Finally, to lend an air of credibility it was necessary to `box’ in the whole assembly. After all, it wouldn’t look too convincing to have a bunch of whirling gears exposed at the rear end. The solution was simple enough but greatly removed from the layout of the original 1/1. To the eyes of the informed the rear end is pure fantasy, but for the sake of modelling, I attempted to build a fantasy gearbox. This was done with plastic card. External ribs were added and the whole was painted in satin black enamel. Once again, far removed from the real thing, but a solution nonetheless. The model was a scrapyard donor originally, so I manufactured an intake airbox and a new rear spoiler. Painted and decaled them to match. Finally, the model was fully assembled and ready to test.



Image



The first blindingly obvious problem was the movement in the sub frame due to torque reaction. During acceleration and braking the model perched up on the `front' rear axle. This wasn’t to be an easy one as there was no way I was going to devise a damper system to eradicate this. I settled for a much simpler and easier solution. At the sacrifice of the tilting subframe which was intended to create equal track contact for all rear tyres, I settled on fitting a small side bracket with a slot through which a grub screw passed and screwed into the side of the subframe. Loosing the tilting subframe was a bit of a blow but now with all wheels fixed, all I had to do was set the model on the test block and tighten the screw to hold the frame in place. A light sanding ensured all wheels had as close as possible equal contact to the track.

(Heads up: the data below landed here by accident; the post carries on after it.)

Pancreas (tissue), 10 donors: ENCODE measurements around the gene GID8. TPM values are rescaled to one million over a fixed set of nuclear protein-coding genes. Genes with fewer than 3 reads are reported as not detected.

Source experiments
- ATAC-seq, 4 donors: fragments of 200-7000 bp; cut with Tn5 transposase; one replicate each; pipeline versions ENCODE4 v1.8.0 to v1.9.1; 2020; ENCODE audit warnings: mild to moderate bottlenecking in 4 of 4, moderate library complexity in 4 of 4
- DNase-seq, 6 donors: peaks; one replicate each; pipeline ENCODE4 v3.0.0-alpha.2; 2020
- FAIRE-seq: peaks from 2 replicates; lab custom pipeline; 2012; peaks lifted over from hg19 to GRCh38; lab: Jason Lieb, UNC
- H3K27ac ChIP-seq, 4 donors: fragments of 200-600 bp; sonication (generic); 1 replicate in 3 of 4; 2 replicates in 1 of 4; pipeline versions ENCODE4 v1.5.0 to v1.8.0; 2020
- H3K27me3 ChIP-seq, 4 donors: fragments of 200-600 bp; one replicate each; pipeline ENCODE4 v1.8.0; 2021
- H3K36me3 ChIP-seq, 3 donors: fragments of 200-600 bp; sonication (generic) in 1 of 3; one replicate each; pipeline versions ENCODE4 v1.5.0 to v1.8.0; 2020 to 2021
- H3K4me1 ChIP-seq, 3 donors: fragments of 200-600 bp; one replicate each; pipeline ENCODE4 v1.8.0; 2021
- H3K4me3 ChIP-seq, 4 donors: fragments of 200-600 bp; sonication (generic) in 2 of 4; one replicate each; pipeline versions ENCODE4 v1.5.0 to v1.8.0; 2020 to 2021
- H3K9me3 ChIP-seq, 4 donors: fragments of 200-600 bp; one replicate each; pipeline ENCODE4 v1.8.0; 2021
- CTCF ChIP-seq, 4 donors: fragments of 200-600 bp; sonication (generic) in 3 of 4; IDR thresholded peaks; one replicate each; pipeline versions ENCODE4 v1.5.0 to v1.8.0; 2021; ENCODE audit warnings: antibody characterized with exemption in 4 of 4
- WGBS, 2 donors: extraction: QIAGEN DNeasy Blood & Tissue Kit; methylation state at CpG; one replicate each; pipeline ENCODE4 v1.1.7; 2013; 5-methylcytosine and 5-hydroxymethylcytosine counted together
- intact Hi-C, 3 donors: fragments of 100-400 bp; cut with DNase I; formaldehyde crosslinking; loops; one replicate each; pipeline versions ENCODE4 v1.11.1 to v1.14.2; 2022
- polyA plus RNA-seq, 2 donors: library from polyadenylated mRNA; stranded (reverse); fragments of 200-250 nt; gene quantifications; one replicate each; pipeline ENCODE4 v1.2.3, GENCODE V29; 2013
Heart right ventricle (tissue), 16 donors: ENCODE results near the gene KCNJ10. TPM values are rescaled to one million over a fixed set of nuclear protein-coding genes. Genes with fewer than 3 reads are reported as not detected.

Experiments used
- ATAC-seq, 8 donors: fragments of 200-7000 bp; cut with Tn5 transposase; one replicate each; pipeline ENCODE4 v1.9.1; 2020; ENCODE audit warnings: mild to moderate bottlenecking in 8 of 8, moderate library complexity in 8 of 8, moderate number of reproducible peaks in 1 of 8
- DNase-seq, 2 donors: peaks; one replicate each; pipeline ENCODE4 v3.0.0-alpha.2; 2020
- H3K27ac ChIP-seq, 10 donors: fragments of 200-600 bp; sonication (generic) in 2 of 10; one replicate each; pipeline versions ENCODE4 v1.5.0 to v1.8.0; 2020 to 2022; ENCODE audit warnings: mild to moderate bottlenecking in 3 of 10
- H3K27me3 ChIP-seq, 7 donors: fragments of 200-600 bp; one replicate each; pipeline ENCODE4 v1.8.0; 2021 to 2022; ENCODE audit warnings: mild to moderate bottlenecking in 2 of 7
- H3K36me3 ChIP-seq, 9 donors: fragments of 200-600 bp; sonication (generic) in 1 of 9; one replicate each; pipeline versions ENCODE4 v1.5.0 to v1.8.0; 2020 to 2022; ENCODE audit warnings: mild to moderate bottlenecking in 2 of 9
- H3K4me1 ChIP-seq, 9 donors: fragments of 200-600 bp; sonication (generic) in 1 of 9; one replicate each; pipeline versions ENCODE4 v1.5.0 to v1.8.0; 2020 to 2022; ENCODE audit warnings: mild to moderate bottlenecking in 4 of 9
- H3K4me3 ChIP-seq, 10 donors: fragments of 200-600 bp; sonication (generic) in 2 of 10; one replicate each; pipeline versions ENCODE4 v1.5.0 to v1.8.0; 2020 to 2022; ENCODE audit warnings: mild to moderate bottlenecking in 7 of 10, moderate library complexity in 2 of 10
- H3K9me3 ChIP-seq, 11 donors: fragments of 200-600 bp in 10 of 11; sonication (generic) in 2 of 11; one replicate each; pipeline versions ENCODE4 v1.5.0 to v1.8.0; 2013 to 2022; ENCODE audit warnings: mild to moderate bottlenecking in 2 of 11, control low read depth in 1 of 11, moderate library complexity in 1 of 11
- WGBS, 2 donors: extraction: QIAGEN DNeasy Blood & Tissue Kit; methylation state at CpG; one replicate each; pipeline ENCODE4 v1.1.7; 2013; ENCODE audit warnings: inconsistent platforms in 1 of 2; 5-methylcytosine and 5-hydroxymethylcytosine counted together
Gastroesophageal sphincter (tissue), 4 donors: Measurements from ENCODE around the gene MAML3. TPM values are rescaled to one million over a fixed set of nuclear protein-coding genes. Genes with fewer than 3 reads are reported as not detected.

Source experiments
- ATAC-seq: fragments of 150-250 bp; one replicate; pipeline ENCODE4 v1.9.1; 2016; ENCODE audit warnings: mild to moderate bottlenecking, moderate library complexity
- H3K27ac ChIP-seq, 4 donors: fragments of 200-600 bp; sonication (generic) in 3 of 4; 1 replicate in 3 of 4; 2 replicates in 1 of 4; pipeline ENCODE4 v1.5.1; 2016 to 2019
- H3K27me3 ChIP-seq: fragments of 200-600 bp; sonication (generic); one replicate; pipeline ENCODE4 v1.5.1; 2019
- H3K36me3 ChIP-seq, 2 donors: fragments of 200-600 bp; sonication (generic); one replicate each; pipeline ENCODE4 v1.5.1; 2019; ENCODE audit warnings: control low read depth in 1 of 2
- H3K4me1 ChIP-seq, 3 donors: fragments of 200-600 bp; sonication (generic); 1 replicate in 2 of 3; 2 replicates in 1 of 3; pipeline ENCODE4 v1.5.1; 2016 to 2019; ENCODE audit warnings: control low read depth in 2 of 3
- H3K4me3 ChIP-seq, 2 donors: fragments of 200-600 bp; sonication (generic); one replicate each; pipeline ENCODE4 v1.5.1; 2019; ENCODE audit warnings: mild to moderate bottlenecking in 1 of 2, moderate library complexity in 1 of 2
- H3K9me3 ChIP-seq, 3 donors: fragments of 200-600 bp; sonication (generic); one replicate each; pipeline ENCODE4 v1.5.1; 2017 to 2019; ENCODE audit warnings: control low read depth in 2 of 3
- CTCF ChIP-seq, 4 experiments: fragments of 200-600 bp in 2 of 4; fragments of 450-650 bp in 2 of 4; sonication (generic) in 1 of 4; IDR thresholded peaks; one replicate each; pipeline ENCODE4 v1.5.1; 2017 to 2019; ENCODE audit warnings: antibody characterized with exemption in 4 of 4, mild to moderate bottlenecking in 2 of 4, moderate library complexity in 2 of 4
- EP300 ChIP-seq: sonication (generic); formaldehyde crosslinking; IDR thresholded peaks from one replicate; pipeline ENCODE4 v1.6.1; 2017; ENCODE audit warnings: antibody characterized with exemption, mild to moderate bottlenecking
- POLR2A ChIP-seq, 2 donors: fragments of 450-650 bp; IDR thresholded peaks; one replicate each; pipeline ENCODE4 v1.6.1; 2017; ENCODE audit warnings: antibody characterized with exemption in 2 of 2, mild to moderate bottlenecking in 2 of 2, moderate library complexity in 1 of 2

Image



Back on the track the model was far more convincing. The last problem to be addressed was the lack of terminal speed due to unobtainable ideal gear ratios, and, friction losses through the drive train. The friction loss was minimised by application of good old Tamiya `fine’ plastic polish. This got the whole system running quietly and reduced the wheel locking braking effect. Lastly and unavoidably, the lack of speed was addressed by removing the motor, rewinding it with the next gauge wire up and shimming the magnets to increase flux around the armature.



Image



The model may not be the fastest in the world but it does now have a respectable turn of speed, and the cornering? Well, it speaks for itself. On board and plastic it behaves impeccably through the most demanding of corners and with a fresh set of `MJK’s, it literally corners as if it WAS on rails!!
Image

When I'm not racing slotcars,
I'm out in the back yard, burning food!!

When I win, it's because of my talent, not my car or my controller!
User avatar
wixwacing
Marshal!!!
 
Posts: 1906
Joined: Thu 10 Jul, 2008 8:22 pm

Return to The Scratchbuilders Lair

Who is online

Users browsing this forum: No registered users and 1 guest

Untitled Document
Image hosted by Photobucket.com
Image hosted by Photobucket.com

Image hosted by Photobucket.com

Image hosted by Photobucket.com

Image hosted by Photobucket.com
Image hosted by Photobucket.com

Image hosted by Photobucket.com
Image hosted by Photobucket.com

















































































































































Image hosted by Photobucket.com

cron